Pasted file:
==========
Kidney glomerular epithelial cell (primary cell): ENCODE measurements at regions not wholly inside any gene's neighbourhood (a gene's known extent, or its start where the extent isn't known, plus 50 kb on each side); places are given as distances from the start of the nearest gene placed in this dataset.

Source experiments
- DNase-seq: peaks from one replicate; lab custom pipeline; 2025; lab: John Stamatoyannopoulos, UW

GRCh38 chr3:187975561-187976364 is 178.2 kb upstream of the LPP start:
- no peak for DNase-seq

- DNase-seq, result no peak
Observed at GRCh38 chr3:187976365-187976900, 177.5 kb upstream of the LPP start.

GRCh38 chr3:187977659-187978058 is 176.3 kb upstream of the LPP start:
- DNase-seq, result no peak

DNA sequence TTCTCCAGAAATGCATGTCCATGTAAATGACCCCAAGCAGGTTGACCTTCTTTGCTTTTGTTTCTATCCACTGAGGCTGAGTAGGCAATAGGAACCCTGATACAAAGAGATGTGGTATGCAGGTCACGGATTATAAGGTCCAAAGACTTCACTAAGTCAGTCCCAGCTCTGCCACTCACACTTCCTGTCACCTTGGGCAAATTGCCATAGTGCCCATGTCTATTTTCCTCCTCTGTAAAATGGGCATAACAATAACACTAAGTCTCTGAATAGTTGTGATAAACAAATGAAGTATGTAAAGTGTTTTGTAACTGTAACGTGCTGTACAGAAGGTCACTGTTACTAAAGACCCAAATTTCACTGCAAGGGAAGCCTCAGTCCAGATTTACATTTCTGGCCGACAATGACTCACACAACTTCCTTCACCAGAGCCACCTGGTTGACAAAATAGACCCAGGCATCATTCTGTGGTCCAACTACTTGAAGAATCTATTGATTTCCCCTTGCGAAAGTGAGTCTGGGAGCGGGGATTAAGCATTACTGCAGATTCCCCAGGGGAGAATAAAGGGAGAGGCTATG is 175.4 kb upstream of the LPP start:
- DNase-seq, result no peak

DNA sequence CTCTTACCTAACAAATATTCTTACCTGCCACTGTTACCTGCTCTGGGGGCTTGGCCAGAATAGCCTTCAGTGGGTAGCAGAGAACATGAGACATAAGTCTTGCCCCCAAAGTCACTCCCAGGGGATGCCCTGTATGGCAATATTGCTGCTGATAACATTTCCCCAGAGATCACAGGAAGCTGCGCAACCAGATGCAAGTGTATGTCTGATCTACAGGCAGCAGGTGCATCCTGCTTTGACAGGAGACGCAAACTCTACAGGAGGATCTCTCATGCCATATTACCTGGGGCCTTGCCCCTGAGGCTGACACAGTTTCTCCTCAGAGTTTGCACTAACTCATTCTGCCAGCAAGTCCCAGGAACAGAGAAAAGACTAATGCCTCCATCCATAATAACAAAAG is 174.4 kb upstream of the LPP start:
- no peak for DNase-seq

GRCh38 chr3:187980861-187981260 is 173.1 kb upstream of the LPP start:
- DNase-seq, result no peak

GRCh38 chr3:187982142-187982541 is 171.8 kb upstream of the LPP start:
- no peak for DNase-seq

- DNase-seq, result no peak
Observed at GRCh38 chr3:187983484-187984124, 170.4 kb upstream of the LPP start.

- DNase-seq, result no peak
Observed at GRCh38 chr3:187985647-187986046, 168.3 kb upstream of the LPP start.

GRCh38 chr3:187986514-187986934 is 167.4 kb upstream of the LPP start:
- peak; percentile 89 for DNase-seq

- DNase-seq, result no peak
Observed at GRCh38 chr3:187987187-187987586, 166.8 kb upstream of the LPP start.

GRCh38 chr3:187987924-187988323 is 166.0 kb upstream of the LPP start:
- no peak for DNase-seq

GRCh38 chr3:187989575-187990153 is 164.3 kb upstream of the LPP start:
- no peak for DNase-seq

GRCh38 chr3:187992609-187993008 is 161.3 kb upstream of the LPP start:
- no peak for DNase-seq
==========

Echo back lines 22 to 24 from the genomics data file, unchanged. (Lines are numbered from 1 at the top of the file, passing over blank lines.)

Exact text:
GRCh38 chr3:187986514-187986934 is 167.4 kb upstream of the LPP start:
- peak; percentile 89 for DNase-seq

- DNase-seq, result no peak